If the Forest Service approves the application, Keystone still would need funding for the project from parent company Vail Resorts.

Hundreds gather to salute Summit firefighter who died in Copper Mountain condo fire

LITTLETON — Hundreds came out in support of fallen Summit County firefighter Ken Jones on Friday morning, as a seemingly endless procession of fire engines, police cars, motorcycles and more made its way through the streets of Littleton.

The procession, composed largely of fire and emergency service vehicles from across the state, made its way from the funeral home in Lakewood, where a group of firefighters stood in watch over Jones’ body, to the Waterstone Community Church in Littleton, where family, friends and colleagues gathered to celebrate his life.

As the solemn parade of red and blue lights wound its way through the area, residents and first responders gathered on the sides of the roads to watch it pass and to pay their respects.

“It was astoundingly moving,” said Steve Lipsher, a spokesperson for Summit Fire & EMS who rode in the procession. “We had entire schools that had their students lined up along the sidewalks with their hands over their hearts. We had hundreds of firefighters and paramedics and law enforcement in the procession but also hundreds along the path standing at attention and saluting as we went by. … Hundreds of bystanders stopped to take a moment and honor Ken as the procession was just passing.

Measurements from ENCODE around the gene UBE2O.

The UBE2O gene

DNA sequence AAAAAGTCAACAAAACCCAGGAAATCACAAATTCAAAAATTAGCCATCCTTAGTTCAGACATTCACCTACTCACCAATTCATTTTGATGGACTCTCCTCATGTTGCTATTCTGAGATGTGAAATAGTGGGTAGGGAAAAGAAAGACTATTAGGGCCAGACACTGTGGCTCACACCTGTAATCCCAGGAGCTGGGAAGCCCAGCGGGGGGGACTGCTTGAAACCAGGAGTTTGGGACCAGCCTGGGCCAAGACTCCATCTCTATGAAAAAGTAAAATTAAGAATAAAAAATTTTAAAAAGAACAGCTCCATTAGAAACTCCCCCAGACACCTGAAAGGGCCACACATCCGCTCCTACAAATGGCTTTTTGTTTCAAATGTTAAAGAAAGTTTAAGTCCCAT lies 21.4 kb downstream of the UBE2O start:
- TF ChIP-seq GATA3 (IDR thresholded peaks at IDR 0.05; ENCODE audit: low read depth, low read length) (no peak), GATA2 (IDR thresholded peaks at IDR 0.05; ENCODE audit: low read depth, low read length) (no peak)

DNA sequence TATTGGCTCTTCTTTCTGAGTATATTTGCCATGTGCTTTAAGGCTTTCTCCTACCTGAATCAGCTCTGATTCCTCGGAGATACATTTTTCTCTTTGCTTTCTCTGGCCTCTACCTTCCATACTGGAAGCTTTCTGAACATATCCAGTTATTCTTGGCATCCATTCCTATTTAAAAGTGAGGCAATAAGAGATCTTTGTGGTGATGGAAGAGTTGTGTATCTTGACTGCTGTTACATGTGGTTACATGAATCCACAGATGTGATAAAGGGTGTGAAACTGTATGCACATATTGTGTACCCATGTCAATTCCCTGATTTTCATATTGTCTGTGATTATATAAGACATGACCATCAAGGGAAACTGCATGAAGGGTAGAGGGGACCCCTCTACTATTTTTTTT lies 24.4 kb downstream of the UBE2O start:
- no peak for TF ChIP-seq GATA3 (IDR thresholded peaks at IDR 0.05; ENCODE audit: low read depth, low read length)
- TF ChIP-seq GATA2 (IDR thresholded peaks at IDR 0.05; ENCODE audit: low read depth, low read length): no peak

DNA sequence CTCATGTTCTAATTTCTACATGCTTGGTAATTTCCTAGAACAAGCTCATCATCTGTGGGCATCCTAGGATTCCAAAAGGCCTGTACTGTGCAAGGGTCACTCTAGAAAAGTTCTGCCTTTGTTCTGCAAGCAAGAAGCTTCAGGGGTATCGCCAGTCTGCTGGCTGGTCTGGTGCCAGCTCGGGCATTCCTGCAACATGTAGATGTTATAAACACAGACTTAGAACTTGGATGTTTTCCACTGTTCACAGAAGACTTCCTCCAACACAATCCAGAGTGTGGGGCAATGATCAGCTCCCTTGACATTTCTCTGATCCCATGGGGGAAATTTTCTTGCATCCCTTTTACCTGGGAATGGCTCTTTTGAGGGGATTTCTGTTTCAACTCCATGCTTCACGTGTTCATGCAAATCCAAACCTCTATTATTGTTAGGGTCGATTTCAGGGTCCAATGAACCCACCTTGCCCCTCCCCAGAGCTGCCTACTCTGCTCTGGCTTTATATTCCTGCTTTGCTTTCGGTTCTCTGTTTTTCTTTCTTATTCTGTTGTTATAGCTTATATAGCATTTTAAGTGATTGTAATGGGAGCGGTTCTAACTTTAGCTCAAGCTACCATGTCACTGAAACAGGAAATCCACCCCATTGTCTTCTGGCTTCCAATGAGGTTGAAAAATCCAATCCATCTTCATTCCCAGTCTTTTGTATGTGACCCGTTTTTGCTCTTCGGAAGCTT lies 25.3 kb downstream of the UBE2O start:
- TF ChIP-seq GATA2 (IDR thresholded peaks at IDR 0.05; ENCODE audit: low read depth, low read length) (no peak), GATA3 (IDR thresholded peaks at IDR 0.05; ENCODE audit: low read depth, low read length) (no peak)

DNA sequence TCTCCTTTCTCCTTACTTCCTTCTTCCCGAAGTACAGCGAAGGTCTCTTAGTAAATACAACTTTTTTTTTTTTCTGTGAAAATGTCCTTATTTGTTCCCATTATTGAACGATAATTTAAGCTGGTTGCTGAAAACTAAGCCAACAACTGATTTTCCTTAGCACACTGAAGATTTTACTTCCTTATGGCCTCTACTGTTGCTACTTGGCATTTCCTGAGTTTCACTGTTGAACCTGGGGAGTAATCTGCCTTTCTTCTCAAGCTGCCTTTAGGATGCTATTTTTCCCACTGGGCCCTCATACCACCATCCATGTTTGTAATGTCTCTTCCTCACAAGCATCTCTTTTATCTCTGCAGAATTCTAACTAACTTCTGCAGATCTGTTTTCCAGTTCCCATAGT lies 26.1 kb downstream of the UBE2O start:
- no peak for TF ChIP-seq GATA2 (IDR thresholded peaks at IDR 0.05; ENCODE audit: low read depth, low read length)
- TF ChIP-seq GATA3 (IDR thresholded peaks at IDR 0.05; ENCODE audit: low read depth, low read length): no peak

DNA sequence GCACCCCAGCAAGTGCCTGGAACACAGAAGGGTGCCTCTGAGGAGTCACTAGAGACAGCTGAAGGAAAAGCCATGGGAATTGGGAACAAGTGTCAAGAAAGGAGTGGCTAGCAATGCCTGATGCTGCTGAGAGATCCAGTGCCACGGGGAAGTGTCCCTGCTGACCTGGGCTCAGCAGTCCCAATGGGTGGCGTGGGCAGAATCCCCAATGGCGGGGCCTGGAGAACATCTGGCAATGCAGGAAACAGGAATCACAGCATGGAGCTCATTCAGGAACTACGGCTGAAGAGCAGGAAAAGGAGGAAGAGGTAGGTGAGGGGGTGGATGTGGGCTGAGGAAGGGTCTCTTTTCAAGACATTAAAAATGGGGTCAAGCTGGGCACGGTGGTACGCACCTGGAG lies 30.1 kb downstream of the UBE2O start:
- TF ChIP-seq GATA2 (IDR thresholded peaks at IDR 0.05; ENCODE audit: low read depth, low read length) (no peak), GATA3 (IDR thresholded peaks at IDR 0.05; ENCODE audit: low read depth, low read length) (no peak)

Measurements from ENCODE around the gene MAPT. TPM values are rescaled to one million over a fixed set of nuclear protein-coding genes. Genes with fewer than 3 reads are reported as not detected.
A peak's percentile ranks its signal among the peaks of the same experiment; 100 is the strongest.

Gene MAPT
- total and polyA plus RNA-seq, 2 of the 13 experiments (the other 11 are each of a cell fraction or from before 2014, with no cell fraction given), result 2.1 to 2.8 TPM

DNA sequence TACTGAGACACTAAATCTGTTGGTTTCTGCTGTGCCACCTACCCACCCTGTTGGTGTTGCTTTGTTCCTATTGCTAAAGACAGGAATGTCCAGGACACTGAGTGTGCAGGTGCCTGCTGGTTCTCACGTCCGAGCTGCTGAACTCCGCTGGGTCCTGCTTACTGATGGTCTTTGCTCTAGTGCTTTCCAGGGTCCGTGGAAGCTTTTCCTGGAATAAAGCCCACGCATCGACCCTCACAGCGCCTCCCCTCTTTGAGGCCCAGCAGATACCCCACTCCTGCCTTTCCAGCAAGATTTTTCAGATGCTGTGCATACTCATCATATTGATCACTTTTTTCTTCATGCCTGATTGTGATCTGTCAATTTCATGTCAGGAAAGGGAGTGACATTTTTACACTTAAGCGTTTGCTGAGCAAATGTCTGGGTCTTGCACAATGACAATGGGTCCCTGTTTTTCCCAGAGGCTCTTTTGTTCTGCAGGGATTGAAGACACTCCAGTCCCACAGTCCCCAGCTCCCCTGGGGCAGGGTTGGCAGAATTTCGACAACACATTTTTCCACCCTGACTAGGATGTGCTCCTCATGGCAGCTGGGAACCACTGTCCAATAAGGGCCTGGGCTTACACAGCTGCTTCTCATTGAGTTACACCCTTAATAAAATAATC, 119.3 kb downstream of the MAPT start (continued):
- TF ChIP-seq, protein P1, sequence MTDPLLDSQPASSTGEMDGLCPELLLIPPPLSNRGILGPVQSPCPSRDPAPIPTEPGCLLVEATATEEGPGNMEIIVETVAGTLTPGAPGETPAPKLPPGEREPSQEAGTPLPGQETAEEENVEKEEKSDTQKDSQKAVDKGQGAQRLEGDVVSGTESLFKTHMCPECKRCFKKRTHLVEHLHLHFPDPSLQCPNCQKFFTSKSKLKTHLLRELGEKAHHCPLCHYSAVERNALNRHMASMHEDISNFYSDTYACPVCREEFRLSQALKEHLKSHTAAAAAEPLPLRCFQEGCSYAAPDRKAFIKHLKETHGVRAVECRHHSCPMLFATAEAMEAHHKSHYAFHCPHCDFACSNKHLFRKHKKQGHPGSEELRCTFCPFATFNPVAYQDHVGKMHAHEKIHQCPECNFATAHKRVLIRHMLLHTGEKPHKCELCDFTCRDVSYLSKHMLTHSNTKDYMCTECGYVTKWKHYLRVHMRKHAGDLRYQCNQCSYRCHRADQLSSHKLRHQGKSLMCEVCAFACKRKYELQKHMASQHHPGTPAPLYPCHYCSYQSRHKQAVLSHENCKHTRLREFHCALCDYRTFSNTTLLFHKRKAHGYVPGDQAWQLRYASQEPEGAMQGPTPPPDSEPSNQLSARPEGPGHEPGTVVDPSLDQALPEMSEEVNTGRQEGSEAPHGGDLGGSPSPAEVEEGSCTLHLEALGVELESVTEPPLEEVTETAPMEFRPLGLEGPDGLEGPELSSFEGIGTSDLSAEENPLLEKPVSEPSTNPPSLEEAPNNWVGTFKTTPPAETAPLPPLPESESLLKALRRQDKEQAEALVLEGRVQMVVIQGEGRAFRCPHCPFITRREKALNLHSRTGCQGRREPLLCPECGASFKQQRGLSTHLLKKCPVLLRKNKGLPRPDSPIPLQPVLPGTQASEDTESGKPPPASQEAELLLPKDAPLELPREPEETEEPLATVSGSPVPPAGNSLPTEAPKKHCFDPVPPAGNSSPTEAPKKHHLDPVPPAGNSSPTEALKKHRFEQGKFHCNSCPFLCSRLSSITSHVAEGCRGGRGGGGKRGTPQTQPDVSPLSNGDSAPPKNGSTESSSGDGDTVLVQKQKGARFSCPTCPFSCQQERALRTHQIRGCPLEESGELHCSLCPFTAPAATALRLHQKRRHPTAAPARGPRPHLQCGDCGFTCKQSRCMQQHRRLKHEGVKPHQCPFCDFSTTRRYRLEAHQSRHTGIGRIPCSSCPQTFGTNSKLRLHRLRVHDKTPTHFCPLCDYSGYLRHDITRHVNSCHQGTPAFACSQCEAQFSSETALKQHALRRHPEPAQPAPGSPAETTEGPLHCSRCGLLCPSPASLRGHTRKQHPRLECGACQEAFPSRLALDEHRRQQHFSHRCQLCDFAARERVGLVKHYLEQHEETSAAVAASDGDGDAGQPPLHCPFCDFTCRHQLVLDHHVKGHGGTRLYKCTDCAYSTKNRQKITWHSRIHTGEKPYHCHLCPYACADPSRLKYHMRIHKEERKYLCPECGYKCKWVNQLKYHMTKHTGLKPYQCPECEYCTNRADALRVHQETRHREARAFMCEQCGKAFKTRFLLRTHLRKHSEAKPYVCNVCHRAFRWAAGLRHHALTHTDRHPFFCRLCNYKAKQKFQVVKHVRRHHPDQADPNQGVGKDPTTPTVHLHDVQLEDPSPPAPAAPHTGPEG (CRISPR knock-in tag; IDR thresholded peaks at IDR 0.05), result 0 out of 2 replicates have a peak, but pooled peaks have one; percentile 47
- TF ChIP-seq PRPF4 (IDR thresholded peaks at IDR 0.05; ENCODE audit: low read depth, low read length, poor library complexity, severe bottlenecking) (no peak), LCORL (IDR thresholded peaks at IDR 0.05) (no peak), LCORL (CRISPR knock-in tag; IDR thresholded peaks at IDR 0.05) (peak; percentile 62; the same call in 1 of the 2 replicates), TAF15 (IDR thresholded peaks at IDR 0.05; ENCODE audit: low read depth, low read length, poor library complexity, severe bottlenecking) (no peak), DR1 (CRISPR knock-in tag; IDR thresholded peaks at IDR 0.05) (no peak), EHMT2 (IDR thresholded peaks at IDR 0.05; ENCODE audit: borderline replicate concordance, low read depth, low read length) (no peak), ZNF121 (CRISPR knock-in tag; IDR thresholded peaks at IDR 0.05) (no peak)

“It was all quite touching. … I don’t know if anyone could ever see that kind of outpouring of admiration and respect for one of our fallen friends and comrades without getting emotional about it.”

Jones died during the early morning of Dec. 7, after falling from a five-story building while fighting a fire near Copper Mountain Resort. Jones lived in Lakewood with his family and worked in Summit County, and his death has made an impact across the entire state, as exhibited by the flurry of support by other emergency workers who came to remember him and to stand in unity with his family.

“Firefighters tend to call each other brother and sister,” said Assistant Chief Jerry Rhodes with South Metro Fire Rescue. “Part of having the right to do that is being together in the good times and the bad times. Whether you knew Ken or not, this is an opportunity to be there, to take care of his family, and to support Summit Fire and their neighboring departments.”

Firefighters from around Colorado have been stepping up since Jones’ death in whatever capacities they can to lend a hand. While Summit Fire & EMS firefighters took some time to grieve and to attend the funeral, others arrived to help fill the gaps in service.

On Thursday and Friday, Summit County was being looked after with fire and medical crews from outside the area, including those from Clear Creek, Eagle, Garfield, Grand, Lake, Park, Pitkin and Routt counties and more.

Others offered to assist in other ways, such as standing watch over Jones’ body until the funeral. In firefighter tradition, it’s customary for two firefighters to stay with a fallen comrade’s body from the time of death until the funeral, a gesture meant to provide some solace to the family knowing their loved one is never alone, according to Rhodes.

Rhodes, who stood three watches himself, said firefighters from all over the state came to stay with Jones, and that many shifts were overbooked, with three or four firefighters wanting to volunteer. For those standing watch, it can be a therapeutic experience in which they get to focus their attention toward Jones and those who knew him.

“The first thing is you get a little quiet time to think about your brother,” Rhodes said. “It also gives you time to pray for not only your fallen brother but for his family. … Then it’s time to get into conversation. Firefighters love to tell stories and talk. It brings up folks that have passed before that you were close to, and we kind of balance that by saying a few funny things that hopefully would have brought a smile to Ken’s face.